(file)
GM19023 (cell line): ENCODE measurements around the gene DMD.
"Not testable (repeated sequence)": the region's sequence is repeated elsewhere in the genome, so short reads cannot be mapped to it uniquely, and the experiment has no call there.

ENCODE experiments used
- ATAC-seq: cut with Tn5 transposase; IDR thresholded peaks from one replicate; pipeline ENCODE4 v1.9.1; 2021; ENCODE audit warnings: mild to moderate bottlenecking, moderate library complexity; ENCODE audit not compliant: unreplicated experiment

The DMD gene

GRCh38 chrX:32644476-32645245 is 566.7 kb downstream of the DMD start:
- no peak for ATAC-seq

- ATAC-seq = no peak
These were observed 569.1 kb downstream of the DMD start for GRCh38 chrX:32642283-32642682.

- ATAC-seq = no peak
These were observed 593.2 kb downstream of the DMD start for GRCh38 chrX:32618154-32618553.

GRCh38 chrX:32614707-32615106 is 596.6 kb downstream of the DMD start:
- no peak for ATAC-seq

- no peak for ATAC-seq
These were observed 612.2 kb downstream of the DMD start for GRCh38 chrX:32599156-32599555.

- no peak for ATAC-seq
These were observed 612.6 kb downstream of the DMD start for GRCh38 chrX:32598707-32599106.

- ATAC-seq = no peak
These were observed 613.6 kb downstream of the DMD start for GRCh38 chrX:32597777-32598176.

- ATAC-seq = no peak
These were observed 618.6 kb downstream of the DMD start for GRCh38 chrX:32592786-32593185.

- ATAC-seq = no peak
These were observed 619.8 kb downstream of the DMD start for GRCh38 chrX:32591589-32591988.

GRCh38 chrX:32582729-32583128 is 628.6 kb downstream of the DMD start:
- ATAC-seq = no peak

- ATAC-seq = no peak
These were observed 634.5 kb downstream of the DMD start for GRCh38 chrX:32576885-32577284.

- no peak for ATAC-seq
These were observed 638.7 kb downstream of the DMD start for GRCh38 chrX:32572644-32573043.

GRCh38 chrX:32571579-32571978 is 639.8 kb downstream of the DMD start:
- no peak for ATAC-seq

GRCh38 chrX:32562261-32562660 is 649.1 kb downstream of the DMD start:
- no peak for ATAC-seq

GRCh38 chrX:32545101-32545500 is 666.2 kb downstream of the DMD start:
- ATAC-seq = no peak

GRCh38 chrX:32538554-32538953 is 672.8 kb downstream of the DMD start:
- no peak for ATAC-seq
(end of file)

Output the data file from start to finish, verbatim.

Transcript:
GM19023 (cell line): ENCODE measurements around the gene DMD.
"Not testable (repeated sequence)": the region's sequence is repeated elsewhere in the genome, so short reads cannot be mapped to it uniquely, and the experiment has no call there.

ENCODE experiments used
- ATAC-seq: cut with Tn5 transposase; IDR thresholded peaks from one replicate; pipeline ENCODE4 v1.9.1; 2021; ENCODE audit warnings: mild to moderate bottlenecking, moderate library complexity; ENCODE audit not compliant: unreplicated experiment

The DMD gene

GRCh38 chrX:32644476-32645245 is 566.7 kb downstream of the DMD start:
- no peak for ATAC-seq

- ATAC-seq = no peak
These were observed 569.1 kb downstream of the DMD start for GRCh38 chrX:32642283-32642682.

- ATAC-seq = no peak
These were observed 593.2 kb downstream of the DMD start for GRCh38 chrX:32618154-32618553.

GRCh38 chrX:32614707-32615106 is 596.6 kb downstream of the DMD start:
- no peak for ATAC-seq

- no peak for ATAC-seq
These were observed 612.2 kb downstream of the DMD start for GRCh38 chrX:32599156-32599555.

- no peak for ATAC-seq
These were observed 612.6 kb downstream of the DMD start for GRCh38 chrX:32598707-32599106.

- ATAC-seq = no peak
These were observed 613.6 kb downstream of the DMD start for GRCh38 chrX:32597777-32598176.

- ATAC-seq = no peak
These were observed 618.6 kb downstream of the DMD start for GRCh38 chrX:32592786-32593185.

- ATAC-seq = no peak
These were observed 619.8 kb downstream of the DMD start for GRCh38 chrX:32591589-32591988.

GRCh38 chrX:32582729-32583128 is 628.6 kb downstream of the DMD start:
- ATAC-seq = no peak

- ATAC-seq = no peak
These were observed 634.5 kb downstream of the DMD start for GRCh38 chrX:32576885-32577284.

- no peak for ATAC-seq
These were observed 638.7 kb downstream of the DMD start for GRCh38 chrX:32572644-32573043.

GRCh38 chrX:32571579-32571978 is 639.8 kb downstream of the DMD start:
- no peak for ATAC-seq

GRCh38 chrX:32562261-32562660 is 649.1 kb downstream of the DMD start:
- no peak for ATAC-seq

GRCh38 chrX:32545101-32545500 is 666.2 kb downstream of the DMD start:
- ATAC-seq = no peak

GRCh38 chrX:32538554-32538953 is 672.8 kb downstream of the DMD start:
- no peak for ATAC-seq